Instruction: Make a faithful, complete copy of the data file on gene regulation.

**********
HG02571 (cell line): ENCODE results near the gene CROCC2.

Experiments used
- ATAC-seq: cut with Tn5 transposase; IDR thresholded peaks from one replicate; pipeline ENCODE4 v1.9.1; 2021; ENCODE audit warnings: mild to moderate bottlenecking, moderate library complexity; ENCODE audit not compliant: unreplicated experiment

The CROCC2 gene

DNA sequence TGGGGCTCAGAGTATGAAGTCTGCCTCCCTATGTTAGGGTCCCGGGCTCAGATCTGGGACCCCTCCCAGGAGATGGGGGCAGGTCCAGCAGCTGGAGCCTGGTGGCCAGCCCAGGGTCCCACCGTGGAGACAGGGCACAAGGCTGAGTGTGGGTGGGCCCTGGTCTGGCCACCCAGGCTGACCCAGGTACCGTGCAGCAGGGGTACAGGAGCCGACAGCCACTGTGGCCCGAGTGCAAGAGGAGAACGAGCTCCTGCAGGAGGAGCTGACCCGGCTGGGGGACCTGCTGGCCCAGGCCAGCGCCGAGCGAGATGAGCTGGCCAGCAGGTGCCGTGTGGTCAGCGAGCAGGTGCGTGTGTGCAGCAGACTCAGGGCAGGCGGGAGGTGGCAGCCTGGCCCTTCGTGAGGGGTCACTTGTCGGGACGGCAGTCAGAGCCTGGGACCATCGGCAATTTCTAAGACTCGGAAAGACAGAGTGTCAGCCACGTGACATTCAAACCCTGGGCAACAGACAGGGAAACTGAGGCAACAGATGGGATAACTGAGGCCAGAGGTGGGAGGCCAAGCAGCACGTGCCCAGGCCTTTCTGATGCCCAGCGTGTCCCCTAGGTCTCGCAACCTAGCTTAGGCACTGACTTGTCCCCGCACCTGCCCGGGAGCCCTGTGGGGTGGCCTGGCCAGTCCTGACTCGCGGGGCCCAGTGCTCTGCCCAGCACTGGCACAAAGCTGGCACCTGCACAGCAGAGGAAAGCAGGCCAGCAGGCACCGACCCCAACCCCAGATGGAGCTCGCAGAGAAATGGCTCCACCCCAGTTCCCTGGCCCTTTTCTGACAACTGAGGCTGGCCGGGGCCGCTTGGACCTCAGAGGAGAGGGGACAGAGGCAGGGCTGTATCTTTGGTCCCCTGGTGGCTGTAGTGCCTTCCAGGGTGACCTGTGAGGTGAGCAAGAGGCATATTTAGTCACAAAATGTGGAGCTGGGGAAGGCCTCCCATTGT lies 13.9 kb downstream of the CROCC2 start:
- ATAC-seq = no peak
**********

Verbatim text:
HG02571 (cell line): ENCODE results near the gene CROCC2.

Experiments used
- ATAC-seq: cut with Tn5 transposase; IDR thresholded peaks from one replicate; pipeline ENCODE4 v1.9.1; 2021; ENCODE audit warnings: mild to moderate bottlenecking, moderate library complexity; ENCODE audit not compliant: unreplicated experiment

The CROCC2 gene

DNA sequence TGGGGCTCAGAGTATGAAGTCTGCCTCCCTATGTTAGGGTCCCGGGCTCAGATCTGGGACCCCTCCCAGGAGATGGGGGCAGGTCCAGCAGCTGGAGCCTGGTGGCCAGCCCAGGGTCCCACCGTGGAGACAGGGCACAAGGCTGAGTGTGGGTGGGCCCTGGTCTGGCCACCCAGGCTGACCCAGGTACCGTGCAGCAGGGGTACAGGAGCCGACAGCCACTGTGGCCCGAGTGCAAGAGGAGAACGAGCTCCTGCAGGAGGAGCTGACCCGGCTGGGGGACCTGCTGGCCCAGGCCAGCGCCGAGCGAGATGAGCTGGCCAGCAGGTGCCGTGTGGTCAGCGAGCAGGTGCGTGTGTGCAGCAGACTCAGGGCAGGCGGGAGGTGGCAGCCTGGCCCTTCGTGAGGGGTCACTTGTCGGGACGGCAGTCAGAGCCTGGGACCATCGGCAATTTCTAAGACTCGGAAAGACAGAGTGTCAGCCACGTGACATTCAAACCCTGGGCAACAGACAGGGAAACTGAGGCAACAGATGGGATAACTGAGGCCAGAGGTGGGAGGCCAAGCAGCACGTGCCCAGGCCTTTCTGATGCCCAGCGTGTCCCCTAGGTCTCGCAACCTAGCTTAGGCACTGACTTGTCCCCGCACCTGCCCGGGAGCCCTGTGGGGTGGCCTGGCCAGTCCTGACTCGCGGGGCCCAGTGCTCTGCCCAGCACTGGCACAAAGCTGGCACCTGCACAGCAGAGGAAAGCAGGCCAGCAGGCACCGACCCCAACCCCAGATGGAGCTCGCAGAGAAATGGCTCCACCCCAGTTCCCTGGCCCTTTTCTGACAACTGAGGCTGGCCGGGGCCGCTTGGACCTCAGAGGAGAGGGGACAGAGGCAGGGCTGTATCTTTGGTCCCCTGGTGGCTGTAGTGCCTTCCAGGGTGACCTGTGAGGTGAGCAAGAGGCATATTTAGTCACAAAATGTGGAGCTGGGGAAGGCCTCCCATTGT lies 13.9 kb downstream of the CROCC2 start:
- ATAC-seq = no peak